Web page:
“For this reason, viruses are well represented in the exclusion criteria for corneal donation. We exclude HIV, although, interestingly, there has never been a documented case of HIV transmitted by corneal transplantation, whereas there are cases of AIDS transmitted by other tissue allografts, such as heart, kidney and liver. It is questionable whether anybody had hepatitis C from corneas, either. On the other hand, rabies and mad cow disease are transmitted by corneas. If we have an unknown cause of death, especially neurologic, we don’t use those corneas,” OSN Cornea/External Disease Board Member Francis W. Price Jr., MD, said.
COVID-19, he said, has cut down on the availability of corneal tissue for transplantation, but this has gone hand in hand with the decreased volume of transplantation surgeries performed.
“We went back to work at the end of April, but DMEK volume is not quite back to what it was. Only PK volume is the same as it was before because most of those cases have ulcers or infections. Some patients are still reluctant to come to the clinic for fear of infection. One of my patients who was scheduled for surgery said he wants to wait until November, but I warned him that the risk is likely to be higher in the autumn and winter season,” Price said.
Strict safety measures
Strict safety measures have been adopted in the clinic. Patients come alone according to scheduled appointments to avoid having people in the waiting area, where chairs are now fewer and well distanced. Everyone wears masks, staff and patients, and the whole office and examination rooms are routinely disinfected in between patients.
“To cut down on the time the patient is in the office, we collect the patients’ histories and other information ahead of time over the telephone,” Price said.
In the surgery center, in the preop/postop area, there are now half the usual number of beds. The air is purified using a special ultraviolet air treatment system, and a hydroxyl generator safely kills viruses, bacteria and other pathogens in indoor air.
In his practice at Price Vision Group in Indianapolis, Price has decided not to perform COVID-19 testing before surgery.
“First, because our surgical procedures are pretty quick with either topical or local anesthesia, there is less risk to patients and staff than with general anesthesia, and our routine disinfection protocols reduce the risk of contamination. In addition, I have seen people waiting up to 2 weeks to get their results back, and the rate of false negatives is about 30%. With that and having to tell the patients to self-quarantine for 72 hours after a test, we think that testing is not practical at this time. Hospitals are doing it, and some of the states in the U.S. require it, but it is not required in our state,” Price said. “We need to take all regular precautions, and eye banks have to do their job at screening the donors, and right now corneal transplantation surgery is not a big problem. Of course, the recent FDA approval of a $5 antigen test that provides results in 15 minutes and that can be quickly scaled up to production of tens of millions of test kits per month could be a major game-changer in terms of routine presurgical testing.”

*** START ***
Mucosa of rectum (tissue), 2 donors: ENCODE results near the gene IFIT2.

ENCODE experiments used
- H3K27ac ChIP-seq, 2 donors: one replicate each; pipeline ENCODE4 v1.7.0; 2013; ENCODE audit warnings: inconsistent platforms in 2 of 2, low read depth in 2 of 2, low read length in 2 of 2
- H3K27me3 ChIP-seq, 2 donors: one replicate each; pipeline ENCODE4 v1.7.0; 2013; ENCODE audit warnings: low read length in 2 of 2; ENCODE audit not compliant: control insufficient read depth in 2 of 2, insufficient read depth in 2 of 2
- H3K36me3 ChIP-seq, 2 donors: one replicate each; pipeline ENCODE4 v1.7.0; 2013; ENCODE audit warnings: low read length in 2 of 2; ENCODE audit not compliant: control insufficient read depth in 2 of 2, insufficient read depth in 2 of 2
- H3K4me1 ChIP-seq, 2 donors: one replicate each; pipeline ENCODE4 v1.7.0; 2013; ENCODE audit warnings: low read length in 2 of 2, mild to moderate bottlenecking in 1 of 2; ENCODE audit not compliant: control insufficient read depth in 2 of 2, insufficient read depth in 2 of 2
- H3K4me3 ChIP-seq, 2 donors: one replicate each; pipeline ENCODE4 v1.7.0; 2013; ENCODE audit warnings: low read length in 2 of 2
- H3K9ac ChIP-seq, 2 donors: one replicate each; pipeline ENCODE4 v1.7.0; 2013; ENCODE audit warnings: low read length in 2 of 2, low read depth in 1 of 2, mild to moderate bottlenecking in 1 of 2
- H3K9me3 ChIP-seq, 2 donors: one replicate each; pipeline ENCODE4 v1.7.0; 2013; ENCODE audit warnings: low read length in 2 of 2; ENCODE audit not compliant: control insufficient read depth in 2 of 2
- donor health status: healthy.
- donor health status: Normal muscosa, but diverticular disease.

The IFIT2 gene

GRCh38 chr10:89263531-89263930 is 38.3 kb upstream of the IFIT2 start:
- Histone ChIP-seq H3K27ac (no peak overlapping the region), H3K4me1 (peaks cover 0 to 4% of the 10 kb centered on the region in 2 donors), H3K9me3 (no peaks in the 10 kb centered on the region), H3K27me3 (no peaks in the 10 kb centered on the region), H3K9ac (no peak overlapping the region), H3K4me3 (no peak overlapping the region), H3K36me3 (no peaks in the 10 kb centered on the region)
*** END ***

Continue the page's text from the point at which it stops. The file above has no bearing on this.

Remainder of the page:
The real problem is going to be this winter, he believes, when colds and flu will start, and symptoms may be confused with COVID-19 symptoms.
“It is going to be a problem not just for the patients but for our staff. Anyone who wakes up with a sore throat or respiratory symptoms will not come to work because it could potentially be COVID. It is going to be a mess. Talk to me in December, and I might have to tell you a different story,” he said.
For more information:
- Jennifer Y. Li, MD, can be reached at UC Davis Eye Center, 4860 Y St., Suite 240, Sacramento, CA 95817; email: firstname.lastname@example.org.
- Francis W. Price Jr., MD, can be reached at Price Vision Group, 9002 N. Meridian St., Suite 100, Indianapolis, IN 46260; email: email@example.com.